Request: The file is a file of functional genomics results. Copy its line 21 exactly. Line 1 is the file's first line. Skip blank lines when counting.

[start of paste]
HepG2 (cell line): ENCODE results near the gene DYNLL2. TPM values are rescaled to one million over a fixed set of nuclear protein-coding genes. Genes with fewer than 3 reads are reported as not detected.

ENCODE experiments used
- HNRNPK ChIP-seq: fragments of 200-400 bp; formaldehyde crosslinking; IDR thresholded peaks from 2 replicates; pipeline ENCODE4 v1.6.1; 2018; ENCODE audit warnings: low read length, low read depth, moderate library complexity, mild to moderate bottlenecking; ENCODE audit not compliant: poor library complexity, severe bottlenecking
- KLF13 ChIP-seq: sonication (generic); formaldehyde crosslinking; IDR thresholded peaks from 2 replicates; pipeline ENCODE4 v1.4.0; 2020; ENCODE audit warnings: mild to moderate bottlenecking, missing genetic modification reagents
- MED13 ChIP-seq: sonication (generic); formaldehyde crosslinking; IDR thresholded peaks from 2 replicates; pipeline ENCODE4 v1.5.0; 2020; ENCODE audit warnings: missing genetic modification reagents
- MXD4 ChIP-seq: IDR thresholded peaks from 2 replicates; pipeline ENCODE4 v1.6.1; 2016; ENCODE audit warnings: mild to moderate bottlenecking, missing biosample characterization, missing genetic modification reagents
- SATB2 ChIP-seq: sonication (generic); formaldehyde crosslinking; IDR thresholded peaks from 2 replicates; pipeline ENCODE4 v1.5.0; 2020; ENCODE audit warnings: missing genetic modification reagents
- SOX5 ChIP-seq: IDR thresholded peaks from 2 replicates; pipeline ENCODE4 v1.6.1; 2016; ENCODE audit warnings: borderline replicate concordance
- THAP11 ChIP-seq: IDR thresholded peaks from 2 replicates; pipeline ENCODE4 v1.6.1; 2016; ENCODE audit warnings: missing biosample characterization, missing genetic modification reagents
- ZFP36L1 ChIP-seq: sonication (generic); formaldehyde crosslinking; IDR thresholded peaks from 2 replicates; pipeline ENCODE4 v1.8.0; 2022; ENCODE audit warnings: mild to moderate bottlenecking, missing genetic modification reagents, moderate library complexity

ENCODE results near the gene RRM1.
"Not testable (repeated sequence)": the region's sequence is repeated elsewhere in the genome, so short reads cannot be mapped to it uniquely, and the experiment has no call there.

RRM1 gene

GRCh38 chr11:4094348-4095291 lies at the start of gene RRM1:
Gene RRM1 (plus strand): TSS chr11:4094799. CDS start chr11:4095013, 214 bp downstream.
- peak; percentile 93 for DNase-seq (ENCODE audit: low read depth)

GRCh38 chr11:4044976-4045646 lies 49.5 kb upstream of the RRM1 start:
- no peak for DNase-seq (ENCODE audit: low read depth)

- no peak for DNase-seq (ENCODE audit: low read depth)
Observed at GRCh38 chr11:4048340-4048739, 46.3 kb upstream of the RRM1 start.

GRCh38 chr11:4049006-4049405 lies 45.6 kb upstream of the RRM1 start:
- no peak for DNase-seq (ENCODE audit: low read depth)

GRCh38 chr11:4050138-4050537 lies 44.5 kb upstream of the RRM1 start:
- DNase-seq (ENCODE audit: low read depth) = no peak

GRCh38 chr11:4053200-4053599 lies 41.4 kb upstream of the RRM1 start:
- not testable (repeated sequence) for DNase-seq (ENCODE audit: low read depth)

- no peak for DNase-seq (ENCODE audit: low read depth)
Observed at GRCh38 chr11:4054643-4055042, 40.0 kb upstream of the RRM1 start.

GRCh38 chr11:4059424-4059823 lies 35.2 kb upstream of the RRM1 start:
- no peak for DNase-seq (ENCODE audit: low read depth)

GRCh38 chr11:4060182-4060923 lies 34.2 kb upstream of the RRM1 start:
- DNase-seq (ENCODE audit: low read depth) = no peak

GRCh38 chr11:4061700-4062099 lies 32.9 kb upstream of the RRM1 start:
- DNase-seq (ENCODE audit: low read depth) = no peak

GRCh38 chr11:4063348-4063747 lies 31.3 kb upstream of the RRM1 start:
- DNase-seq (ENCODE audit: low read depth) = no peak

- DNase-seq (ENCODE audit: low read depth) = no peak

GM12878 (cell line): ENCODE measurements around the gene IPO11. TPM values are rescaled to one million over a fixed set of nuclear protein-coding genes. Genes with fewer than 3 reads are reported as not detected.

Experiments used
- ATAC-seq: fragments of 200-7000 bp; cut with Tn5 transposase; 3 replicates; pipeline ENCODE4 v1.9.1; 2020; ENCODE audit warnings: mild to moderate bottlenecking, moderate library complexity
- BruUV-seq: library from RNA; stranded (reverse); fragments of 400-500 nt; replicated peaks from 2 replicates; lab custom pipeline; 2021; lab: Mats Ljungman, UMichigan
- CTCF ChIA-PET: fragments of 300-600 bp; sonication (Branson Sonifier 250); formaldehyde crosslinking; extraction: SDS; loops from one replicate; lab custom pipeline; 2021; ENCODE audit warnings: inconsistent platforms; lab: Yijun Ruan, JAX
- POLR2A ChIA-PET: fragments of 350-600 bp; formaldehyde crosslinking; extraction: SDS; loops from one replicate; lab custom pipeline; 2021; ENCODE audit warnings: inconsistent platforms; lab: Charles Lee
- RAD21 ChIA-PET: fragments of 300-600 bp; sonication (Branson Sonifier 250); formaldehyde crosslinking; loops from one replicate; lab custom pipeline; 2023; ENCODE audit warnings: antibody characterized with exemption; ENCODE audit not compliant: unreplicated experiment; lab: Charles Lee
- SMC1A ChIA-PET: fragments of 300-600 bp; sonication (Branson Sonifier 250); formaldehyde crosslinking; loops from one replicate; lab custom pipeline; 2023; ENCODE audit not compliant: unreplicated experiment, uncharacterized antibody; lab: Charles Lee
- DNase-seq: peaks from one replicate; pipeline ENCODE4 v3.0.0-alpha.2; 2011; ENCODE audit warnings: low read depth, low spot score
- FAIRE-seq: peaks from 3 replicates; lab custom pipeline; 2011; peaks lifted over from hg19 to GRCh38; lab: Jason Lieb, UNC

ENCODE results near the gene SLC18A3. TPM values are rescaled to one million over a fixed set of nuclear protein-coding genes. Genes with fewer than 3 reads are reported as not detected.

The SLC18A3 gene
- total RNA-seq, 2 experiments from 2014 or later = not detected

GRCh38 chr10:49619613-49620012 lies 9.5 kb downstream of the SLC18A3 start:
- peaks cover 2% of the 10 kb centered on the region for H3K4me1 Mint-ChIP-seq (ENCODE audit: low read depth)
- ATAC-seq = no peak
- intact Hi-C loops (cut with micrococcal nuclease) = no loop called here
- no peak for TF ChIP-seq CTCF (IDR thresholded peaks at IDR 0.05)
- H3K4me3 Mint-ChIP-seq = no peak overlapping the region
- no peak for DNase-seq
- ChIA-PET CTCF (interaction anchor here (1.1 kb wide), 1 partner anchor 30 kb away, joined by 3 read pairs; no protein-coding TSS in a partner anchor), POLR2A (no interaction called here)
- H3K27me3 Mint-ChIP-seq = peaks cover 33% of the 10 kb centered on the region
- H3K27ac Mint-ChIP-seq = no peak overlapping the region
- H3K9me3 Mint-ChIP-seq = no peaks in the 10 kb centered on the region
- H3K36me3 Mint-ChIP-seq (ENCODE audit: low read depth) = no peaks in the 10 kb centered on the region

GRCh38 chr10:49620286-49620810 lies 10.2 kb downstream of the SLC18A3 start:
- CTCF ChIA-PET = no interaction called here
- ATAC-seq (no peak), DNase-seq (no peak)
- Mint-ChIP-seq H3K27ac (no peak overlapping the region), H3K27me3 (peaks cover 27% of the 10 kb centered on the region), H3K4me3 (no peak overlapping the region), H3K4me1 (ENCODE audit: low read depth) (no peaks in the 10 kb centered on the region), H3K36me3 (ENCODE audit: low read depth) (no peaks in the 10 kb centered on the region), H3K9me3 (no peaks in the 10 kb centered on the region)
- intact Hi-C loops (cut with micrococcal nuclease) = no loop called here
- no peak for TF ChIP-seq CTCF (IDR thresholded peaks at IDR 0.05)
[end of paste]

GRCh38 chr11:4049006-4049405 lies 45.6 kb upstream of the RRM1 start: